Please use this identifier to cite or link to this item: https://hdl.handle.net/1959.11/11079
Title: Mining, sex work and STIs: why force a connection?
Contributor(s): Scott, John (author)orcid ; Minichiello, Victor (author)
Publication Date: 2012
Handle Link: https://hdl.handle.net/1959.11/11079
Abstract: Can the mining boom be blamed for the rising rates of sexually transmitted infections (STIs) in some states? The Australian Medical Association thinks so, with its Queensland president Dr Richard Kidd attributing rising rates of gonorrhoea, syphilis and chlamydia in Queensland and Western Australia to bored and cashed-up miners. Kidd is not an isolated voice. Queensland Health Minister Lawrence Springborg recently blamed sex workers operating in mining regions for the doubling of HIV diagnoses in Queensland - from 2.7 per 100,000 population in 2001 to 5.4 in 2010. These claims have been disputed by sex industry advocates who say commentators have got it wrong. Fly in fly out (FIFO) sex workers aren't contributing to the problem - they're part of the solution. So who should you believe: the medical professionals and politicians or the sex worker advocates?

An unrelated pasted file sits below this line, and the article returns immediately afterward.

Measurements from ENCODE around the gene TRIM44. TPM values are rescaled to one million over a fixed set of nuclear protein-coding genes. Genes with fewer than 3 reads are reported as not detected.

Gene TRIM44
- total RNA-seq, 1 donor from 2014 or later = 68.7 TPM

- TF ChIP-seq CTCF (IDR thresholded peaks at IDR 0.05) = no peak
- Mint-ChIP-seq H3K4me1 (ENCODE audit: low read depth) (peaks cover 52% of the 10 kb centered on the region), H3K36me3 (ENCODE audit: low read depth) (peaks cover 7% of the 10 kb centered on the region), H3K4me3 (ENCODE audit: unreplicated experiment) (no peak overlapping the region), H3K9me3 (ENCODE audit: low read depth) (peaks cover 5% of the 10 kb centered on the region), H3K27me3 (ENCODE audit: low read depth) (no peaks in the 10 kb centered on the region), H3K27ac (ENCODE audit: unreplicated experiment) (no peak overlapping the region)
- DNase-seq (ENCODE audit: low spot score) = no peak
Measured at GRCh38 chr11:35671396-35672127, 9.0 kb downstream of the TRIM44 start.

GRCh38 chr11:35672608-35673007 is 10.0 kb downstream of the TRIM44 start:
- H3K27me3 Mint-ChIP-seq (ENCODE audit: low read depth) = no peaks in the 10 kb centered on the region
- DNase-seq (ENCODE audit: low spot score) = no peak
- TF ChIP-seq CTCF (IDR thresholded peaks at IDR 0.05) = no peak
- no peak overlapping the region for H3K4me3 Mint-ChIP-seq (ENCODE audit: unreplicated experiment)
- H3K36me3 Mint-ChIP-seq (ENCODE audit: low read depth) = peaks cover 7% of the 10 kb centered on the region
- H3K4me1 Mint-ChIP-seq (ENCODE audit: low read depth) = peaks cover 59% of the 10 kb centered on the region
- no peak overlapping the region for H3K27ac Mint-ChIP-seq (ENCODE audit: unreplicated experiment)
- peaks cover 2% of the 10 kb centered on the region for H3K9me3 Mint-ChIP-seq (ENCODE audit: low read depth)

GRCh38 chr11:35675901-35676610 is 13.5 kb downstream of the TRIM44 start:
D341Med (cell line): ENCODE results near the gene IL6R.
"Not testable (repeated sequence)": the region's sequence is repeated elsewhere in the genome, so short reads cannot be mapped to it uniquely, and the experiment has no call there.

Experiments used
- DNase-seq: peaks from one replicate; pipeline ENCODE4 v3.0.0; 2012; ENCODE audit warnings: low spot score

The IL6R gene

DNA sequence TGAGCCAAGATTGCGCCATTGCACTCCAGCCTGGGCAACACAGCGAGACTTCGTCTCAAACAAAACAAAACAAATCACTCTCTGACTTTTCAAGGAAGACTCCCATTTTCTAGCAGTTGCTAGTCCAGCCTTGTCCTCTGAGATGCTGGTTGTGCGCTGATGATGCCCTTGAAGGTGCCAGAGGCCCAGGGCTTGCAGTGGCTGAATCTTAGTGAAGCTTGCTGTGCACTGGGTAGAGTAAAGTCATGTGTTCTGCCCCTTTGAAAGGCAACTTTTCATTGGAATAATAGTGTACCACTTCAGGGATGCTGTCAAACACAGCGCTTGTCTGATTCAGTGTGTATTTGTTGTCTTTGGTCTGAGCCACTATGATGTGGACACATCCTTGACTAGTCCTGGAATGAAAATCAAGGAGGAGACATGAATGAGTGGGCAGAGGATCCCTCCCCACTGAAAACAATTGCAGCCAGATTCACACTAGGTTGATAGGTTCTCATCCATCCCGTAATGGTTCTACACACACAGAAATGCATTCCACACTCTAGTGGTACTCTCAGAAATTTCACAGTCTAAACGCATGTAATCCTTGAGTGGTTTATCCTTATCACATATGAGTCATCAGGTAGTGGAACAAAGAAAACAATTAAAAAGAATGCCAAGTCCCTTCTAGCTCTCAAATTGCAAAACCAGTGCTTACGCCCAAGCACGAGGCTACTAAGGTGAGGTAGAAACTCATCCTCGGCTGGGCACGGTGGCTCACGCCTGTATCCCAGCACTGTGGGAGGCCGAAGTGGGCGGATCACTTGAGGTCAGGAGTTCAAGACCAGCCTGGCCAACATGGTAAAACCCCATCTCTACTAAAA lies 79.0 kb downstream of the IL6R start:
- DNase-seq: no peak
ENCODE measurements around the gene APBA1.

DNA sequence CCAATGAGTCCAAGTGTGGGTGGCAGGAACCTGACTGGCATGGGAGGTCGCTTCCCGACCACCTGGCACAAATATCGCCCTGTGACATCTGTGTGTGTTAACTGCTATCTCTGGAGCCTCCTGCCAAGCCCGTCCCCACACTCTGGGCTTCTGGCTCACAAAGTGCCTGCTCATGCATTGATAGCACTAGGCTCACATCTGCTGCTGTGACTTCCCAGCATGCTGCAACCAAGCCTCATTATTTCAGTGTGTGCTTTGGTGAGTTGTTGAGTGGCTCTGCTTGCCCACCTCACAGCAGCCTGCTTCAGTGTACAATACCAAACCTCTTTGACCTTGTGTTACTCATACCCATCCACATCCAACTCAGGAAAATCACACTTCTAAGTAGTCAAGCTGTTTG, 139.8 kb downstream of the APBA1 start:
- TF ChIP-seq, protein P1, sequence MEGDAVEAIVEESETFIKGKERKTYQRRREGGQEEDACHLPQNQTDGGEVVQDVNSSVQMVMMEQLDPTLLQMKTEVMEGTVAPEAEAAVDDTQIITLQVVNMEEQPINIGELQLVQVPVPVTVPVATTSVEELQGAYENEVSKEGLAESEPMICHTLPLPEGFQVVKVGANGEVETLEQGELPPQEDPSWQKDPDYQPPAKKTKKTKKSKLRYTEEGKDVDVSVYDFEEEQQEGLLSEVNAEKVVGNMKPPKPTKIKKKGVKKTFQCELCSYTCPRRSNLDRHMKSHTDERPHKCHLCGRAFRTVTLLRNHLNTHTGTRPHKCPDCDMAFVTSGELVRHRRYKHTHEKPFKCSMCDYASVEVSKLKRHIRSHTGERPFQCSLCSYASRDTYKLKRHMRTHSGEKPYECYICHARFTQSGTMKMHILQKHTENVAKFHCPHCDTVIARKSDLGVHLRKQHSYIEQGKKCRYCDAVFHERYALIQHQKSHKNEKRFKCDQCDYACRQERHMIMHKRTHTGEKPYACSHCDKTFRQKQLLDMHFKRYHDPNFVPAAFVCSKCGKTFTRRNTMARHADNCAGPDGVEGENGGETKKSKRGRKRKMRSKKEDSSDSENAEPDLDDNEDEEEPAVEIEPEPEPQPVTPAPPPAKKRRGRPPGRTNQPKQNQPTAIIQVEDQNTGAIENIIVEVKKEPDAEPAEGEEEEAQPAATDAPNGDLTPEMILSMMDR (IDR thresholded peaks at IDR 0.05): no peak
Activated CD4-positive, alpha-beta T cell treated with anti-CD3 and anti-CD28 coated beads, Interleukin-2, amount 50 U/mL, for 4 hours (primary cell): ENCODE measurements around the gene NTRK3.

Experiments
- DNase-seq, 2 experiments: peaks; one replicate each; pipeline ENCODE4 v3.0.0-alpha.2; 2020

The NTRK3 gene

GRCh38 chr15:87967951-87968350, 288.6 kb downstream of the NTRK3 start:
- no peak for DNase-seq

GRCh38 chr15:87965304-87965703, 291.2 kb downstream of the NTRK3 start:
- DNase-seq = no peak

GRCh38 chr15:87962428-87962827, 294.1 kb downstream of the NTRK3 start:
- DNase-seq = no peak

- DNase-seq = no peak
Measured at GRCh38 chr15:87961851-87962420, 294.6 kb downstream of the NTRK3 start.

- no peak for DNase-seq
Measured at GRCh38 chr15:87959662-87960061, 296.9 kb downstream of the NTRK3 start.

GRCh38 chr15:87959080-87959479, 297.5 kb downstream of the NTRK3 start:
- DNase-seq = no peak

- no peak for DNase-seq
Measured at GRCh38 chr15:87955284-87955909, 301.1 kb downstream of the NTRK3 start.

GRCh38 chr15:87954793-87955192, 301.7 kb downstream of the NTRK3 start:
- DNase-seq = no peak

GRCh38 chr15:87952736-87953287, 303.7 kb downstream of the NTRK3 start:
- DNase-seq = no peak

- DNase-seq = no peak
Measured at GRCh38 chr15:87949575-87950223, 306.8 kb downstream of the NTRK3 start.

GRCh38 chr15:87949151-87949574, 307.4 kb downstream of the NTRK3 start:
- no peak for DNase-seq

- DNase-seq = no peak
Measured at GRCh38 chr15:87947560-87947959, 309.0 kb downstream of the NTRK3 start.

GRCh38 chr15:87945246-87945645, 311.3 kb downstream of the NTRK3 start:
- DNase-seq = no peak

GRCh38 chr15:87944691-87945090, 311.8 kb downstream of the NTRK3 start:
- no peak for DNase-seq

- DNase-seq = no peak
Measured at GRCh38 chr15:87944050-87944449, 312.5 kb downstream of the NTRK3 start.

Publication Type: Journal Article
Source of Publication: The Conversation (8 August 2012)
Publisher: The Conversation Media Trust
Place of Publication: Melbourne, Australia
Field of Research (FOR): 111706 Epidemiology
111712 Health Promotion
HERDC Category Description: C3 Non-Refereed Article in a Professional Journal
Other Links: http://theconversation.edu.au/mining-sex-work-and-stis-why-force-a-connection-7707
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